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Business News/ Mint-lounge / Features/  Impossible is my best friend

Impossible is my best friend

Achieving the impossible riding on the back of defiance

Crumple up the list of ‘don’ts’, let your children grow. Photo: Natasha BadhwarPremium
Crumple up the list of ‘don’ts’, let your children grow. Photo: Natasha Badhwar

There are so many things I have done in my life because someone told me that I couldn’t do them. Not possible, they said.

I mean it in a good way. I was in a famed gastroenterologist’s consultation room in New Delhi’s All India Institute of Medical Sciences one afternoon. I had left college in the middle of class, taken a DTC bus and arrived there to battle the rush of OPD appointments. I used to suffer from frequent, debilitating stomach aches. Repeated X-rays, ultrasounds, CT scans, endoscopies and many alternate therapies later, I was sitting face to face with the kindest doctor I had ever met.

“I believe you," he said. “I believe that the pain you experience is real. But we really don’t know what causes it."

“What can I do?" I asked.

“Only you can manage it. Pay attention to what you do before it begins to hurt."

“I’m usually outside in the heat," I said. “At bus stops, or walking on the street."

It was more like a counselling session. The doctor suggested that I change my lifestyle to manage the pain. I had had major internal injuries a few years ago as the result of an accident. Now I had these “stomach migraines".

“Don’t go out so much," he said. “You don’t have to climb mountains and run in the sun. Do only what your body allows you to do. Maybe you are not strong enough."

I was 21 years old. I needed help. The first part of the doctor’s advice was all the therapy I needed. I believe you, he had said.

The second part of his advice changed my life forever. In the kindest tone, an expert had asked me to stay indoors because I was not healthy enough to live fully. I could not accept that fate. Stomach aches or not, I wasn’t giving up on myself. My self-pity vanished as I walked out of the hospital into the bright day outside.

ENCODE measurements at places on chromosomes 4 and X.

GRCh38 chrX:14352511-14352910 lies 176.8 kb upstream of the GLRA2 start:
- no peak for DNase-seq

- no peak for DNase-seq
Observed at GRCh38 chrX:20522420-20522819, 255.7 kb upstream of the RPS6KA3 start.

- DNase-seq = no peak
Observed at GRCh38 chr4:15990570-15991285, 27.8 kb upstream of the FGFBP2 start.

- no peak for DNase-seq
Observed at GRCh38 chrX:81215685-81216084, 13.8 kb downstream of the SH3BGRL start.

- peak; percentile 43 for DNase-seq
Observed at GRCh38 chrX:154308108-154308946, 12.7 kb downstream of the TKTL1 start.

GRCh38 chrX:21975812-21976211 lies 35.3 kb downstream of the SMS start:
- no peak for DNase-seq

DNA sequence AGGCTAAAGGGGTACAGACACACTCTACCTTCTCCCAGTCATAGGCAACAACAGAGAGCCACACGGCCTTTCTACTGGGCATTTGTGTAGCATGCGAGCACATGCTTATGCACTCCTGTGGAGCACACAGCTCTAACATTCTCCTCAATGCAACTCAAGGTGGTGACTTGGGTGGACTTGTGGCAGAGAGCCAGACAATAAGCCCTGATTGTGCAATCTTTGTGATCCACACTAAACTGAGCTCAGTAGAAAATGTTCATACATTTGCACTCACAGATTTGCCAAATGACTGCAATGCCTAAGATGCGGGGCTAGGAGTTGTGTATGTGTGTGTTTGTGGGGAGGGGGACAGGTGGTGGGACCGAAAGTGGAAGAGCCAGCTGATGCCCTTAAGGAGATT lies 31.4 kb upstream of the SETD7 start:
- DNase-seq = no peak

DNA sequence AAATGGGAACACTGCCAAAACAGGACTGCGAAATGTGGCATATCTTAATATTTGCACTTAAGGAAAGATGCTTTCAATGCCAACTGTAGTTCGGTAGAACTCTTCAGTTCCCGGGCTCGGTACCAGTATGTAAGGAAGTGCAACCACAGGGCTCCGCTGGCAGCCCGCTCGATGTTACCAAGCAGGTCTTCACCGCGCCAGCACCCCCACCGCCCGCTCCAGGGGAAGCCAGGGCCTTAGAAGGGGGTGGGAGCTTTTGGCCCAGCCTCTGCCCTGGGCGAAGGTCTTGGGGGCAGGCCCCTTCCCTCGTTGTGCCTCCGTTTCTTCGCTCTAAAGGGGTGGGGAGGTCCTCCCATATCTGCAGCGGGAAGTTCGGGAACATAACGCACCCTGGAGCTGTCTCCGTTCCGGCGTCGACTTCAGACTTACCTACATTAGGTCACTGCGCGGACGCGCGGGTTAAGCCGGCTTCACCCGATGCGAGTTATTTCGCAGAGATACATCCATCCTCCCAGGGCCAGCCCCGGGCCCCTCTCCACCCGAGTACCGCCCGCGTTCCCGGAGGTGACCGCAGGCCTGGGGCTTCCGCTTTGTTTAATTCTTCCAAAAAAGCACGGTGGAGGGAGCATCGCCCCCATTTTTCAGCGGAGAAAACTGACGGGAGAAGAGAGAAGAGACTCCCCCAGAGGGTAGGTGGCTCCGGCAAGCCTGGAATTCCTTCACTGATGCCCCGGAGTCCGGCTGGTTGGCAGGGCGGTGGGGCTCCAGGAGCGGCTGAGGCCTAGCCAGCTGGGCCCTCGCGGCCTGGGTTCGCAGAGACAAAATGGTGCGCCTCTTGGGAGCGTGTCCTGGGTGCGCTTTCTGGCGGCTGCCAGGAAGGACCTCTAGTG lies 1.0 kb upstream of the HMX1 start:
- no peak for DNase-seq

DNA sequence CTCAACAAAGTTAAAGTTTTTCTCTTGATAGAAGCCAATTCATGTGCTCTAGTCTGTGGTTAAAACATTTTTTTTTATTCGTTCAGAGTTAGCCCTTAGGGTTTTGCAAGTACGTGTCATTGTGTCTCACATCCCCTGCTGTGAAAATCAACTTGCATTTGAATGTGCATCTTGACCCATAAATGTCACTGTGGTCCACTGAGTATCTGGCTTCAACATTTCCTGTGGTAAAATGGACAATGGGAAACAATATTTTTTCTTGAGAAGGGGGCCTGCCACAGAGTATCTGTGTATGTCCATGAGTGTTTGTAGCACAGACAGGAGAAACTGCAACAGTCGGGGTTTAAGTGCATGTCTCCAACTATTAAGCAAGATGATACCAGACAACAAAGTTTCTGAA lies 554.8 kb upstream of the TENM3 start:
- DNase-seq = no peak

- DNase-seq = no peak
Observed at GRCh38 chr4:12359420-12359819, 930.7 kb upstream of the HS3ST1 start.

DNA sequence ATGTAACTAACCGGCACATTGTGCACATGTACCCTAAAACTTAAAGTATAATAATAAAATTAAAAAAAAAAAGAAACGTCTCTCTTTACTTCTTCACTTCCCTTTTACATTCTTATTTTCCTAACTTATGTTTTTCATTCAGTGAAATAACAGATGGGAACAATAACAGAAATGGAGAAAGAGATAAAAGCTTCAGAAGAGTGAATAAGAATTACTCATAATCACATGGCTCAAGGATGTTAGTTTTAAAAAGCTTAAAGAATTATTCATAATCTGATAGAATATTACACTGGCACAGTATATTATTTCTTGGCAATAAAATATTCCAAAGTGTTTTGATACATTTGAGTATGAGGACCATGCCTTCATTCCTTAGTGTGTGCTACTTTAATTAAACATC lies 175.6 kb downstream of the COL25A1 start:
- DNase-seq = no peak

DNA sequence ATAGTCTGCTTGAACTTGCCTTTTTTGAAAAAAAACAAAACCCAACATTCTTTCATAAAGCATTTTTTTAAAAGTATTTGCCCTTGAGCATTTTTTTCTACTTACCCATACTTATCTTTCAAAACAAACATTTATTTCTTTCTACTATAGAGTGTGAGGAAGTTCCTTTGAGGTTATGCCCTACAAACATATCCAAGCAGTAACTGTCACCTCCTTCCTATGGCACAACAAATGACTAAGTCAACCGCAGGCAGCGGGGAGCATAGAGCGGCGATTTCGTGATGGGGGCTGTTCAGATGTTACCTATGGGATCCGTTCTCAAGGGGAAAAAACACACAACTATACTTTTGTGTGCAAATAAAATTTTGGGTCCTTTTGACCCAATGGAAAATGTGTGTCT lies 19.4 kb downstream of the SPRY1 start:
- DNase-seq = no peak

I climbed mountains, crossed rivers, walked miles and splashed in oceans as part of my work and holidays for the next 15 years. I chose the most physically gruelling work I could find. I carried equipment and rucksacks, my stomach aches travelled with me and I managed them as I had promised the doctor.

All I needed was an expert to suggest to me that I cannot do what I was born to do.

Not all experts are so gentle when they tell you to stay within your boundaries. We are a society of excessive naysayers. No and Don’t are among the most frequently directed words at children. Don’t go there. Don’t touch. Don’t climb, don’t crawl, don’t put anything in your mouth. Instead of letting them be as exploratory, curious and expressive as they are, our methods push children to experience their world as forbidden, unsafe and unfathomable. Apparently this is our love and concern. Frankly, we just seem to want to perpetuate fear. And be lazy.

As we grow up, the list of don’ts is always longer than the dos. You can’t take a night bus. You can’t walk on the streets of the city. You can’t study what you like. You can’t quit what you don’t like.

You can’t have three children. You can’t love them equally. You can’t have children and work and friends and love and beauty. You can’t say what you feel. You won’t make it alone. Life is terrible, come sit and exchange notes with me.

Today I want to thank all the people who didn’t believe in me. The PT teacher who wrote me off for being a thin child. The neighbourhood boy who said I couldn’t learn to cycle because I was too old. The physiotherapist who mocked me for being privileged. I thank those who disapproved, because they hurt my pride. And pride doesn’t take it lying down. Hurt pride is an accelerated motivator.

Listen carefully to what they say you cannot do. If it hurts, then find a way to un-hurt yourself. You can be respectful as well as defiant. Otherwise, we will be left with regrets. And I don’t know what use regrets are, they make the most boring small talk.

Children, they need our approval. We might as well give it to them, or they get hooked to our disapproval. “Really?" they are going to say. “I’ll show you."

Think about it, what was it that you were told you really couldn’t do? How did you do it? Excavate the story from your own life today.

My husband leans in to see what I am typing here.

“What are you writing about?"

“Things I did because I was specifically told that I wouldn’t be able to do them."

“Like marrying me," he said.

“Gosh," I said. “I hadn’t even thought of this one."

If I had been texting instead of writing a “very serious column", I’d put a big fat smiley here.

Natasha Badhwar is a film-maker, media trainer and mother of three.

Also Read | Natasha’s previous Lounge columns

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Published: 16 Mar 2013, 12:06 AM IST
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